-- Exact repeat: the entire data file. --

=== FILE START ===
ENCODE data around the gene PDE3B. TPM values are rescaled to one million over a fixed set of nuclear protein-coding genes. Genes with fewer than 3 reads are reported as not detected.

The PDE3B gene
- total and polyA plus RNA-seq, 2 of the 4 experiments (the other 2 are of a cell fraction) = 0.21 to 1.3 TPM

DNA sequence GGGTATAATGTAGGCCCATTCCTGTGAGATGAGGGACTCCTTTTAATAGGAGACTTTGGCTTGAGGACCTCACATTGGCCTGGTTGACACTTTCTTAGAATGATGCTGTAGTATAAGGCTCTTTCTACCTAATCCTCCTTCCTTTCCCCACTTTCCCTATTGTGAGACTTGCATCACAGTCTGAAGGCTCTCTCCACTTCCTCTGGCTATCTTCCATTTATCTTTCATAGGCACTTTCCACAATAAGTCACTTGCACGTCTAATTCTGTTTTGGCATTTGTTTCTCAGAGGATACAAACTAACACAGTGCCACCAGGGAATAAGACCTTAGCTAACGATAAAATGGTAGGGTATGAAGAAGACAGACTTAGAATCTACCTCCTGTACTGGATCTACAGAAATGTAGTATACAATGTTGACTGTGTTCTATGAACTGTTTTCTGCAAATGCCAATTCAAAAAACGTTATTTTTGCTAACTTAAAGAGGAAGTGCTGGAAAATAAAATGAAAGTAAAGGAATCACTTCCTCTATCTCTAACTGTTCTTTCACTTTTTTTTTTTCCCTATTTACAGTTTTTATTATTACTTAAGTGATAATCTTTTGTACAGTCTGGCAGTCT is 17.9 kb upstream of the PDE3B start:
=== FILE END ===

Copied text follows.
ENCODE data around the gene PDE3B. TPM values are rescaled to one million over a fixed set of nuclear protein-coding genes. Genes with fewer than 3 reads are reported as not detected.

The PDE3B gene
- total and polyA plus RNA-seq, 2 of the 4 experiments (the other 2 are of a cell fraction) = 0.21 to 1.3 TPM

DNA sequence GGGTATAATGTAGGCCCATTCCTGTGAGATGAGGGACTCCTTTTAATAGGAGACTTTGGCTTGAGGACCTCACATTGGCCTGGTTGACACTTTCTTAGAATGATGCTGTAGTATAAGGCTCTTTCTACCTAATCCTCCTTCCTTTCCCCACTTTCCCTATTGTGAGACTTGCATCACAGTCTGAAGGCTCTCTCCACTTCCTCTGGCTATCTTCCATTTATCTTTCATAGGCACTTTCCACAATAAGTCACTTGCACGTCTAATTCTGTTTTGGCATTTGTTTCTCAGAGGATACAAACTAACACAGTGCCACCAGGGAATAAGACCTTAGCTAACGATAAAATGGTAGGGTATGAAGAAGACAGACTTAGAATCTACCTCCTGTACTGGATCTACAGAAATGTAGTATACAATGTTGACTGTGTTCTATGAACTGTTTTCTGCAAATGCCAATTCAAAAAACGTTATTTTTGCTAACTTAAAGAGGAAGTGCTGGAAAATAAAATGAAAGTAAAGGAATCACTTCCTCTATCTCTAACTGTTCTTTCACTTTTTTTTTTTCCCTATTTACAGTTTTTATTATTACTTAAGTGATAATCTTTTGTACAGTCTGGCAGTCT is 17.9 kb upstream of the PDE3B start: